How to take a coffee nap

by | Dec 1, 2020 | Energy

Takeaway: To take a coffee nap: drink a cup of coffee and then immediately nap for 20-25 minutes (depending on how quickly you fall asleep). You’ll wake with a boost from both the nap and the coffee—and the effects of caffeine are actually stronger after a coffee nap. Estimated Reading Time: 2 minutes, 47s.
How to take a coffee nap

Now that more of us are working from home, we have greater, let’s call it…flexibility with how we invest in our productivity. If this sounds like you, a coffee nap is something you should try. 

Here’s how to take one: 

  1. Drink a cup of coffee or another caffeinated beverage of your choice. My preference is either black coffee—without sugar or cream as they can interfere with energy and digestion—or a cup of black tea.  
  1. Set a timer for 20-25 minutes. This length of nap is the sweet spot. It takes the average person seven minutes to fall asleep. On top of this, we feel groggy if we nap for around 30 minutes or more. We’re best rested and least groggy when we nap for 10 or 20 minutes. If you fall asleep easily, set a timer for 20 minutes, if it takes you a little longer, set a timer for 25.1 

That’s pretty much it. 

Caffeine naps work for several reasons, some of which are obvious, some of which are not. You get the calm restfulness that a nap provides (without sleeping long enough to feel groggy), and you also benefit from the energy jolt from the cup of coffee. Plus, given that the effects of caffeine don’t kick in immediately, you’ll wake up just as your body is absorbing it. This provides an even larger post-nap boost. 

But there’s another curious reason why a coffee nap is so powerful, and it involves the brain chemical adenosine. 

Put simply, adenosine is a neurochemical that makes you sleepy. The more adenosine in your brain, the groggier you feel. The chemical accumulates throughout the day, which makes us more tired as the hours drag on. Caffeine tricks our brain’s adenosine receptors—our brain can’t distinguish between caffeine and adenosine. This is the method through which caffeine functions: it fools your brain into absorbing it instead of adenosine. Though caffeine is a stimulant, in this way it’s not stimulating our brain so much as it is convincing it that we’re less tired than we are. The more our brain receptors bind to caffeine in place of adenosine, the more energized we feel.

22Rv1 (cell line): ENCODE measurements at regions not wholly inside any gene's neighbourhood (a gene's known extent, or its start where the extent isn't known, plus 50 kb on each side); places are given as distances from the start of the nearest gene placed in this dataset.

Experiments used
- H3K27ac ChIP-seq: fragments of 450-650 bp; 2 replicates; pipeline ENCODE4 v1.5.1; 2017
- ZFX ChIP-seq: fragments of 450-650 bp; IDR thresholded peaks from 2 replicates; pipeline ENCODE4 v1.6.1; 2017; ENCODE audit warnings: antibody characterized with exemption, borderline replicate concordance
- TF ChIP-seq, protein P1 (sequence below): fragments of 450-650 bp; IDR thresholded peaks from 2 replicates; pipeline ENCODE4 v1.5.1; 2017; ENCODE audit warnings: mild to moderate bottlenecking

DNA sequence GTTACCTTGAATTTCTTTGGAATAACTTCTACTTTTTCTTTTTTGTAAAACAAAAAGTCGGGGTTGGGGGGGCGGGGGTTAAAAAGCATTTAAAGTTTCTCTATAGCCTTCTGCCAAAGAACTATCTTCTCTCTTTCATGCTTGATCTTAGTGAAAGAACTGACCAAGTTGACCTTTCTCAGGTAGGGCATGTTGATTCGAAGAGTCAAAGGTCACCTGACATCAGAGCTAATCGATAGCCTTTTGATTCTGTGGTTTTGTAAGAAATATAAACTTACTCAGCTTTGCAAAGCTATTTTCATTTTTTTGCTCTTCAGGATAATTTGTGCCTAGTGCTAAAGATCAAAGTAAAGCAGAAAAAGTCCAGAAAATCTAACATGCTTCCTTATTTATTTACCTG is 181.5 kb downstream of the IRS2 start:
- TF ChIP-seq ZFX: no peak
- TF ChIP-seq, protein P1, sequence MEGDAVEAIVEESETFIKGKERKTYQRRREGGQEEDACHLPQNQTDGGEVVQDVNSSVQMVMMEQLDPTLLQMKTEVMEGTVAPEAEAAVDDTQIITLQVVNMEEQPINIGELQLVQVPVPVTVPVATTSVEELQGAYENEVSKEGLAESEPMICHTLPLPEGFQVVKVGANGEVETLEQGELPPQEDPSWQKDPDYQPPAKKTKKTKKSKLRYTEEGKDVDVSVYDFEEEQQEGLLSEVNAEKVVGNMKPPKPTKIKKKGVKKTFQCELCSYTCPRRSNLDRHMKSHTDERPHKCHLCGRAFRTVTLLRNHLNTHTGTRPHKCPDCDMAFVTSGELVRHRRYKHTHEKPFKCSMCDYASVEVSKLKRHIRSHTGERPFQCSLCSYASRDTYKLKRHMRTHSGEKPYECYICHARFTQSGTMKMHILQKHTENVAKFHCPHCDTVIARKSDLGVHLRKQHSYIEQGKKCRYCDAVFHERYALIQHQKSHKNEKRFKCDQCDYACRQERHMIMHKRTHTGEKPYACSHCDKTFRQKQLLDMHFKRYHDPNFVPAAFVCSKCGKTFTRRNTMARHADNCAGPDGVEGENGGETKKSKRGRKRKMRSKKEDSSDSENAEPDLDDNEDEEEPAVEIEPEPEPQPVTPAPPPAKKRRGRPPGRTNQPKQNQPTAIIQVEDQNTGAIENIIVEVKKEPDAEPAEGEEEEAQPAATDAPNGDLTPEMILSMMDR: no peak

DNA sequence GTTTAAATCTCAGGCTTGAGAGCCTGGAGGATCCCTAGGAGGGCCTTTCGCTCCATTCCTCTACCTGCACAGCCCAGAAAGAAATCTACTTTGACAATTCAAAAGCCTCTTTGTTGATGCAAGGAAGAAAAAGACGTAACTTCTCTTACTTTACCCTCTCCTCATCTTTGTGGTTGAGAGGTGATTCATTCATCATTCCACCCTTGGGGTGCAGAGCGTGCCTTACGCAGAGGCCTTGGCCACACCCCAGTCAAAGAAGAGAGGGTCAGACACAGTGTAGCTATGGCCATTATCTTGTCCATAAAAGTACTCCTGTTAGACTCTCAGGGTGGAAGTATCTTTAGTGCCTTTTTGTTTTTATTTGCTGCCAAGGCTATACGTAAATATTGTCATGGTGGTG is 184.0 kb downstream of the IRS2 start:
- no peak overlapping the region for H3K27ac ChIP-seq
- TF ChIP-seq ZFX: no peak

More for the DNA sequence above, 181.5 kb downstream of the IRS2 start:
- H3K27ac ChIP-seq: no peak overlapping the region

Sleeping clears adenosine from our brain. This means caffeine has the potential to bind to more receptors. (Once adenosine has bound with an adenosine receptor, caffeine can’t take its place—the adenosine will remain in place until enough rest clears it out.) By clearing the adenosine and replacing it with caffeine, you experience an even greater caffeine boost without having to consume more of it. Curiously, this is why caffeine doesn’t work as well on days where you’re already super tired. 2 

We’re all wired differently, so an article like this is never a universal truth. Your mileage will vary with this advice: while some of us can easily nap, others may toss and turn for the entire 25 minute session. Some of us quickly absorb caffeine and feel jittery after half a cup, others need to consume two mugs before we begin to feel its effects. 

Coffee naps are worth a shot, regardless of your sensitivity to caffeine and naps—taking one might just make you feel more rested, energized, and productive. 

  1. Source: The alerting effects of caffeine, bright light and face washing after a short daytime nap

  2. Source: Caffeine and adenosine

Written by Chris Bailey

Chris Bailey has written hundreds of articles on the subject of productivity and is the author of three books: How to Calm Your Mind, Hyperfocus, and The Productivity Project. His books have been published in more than 40 languages. Chris writes about productivity on this site and speaks to organizations around the globe on how they can become more productive without hating the process.

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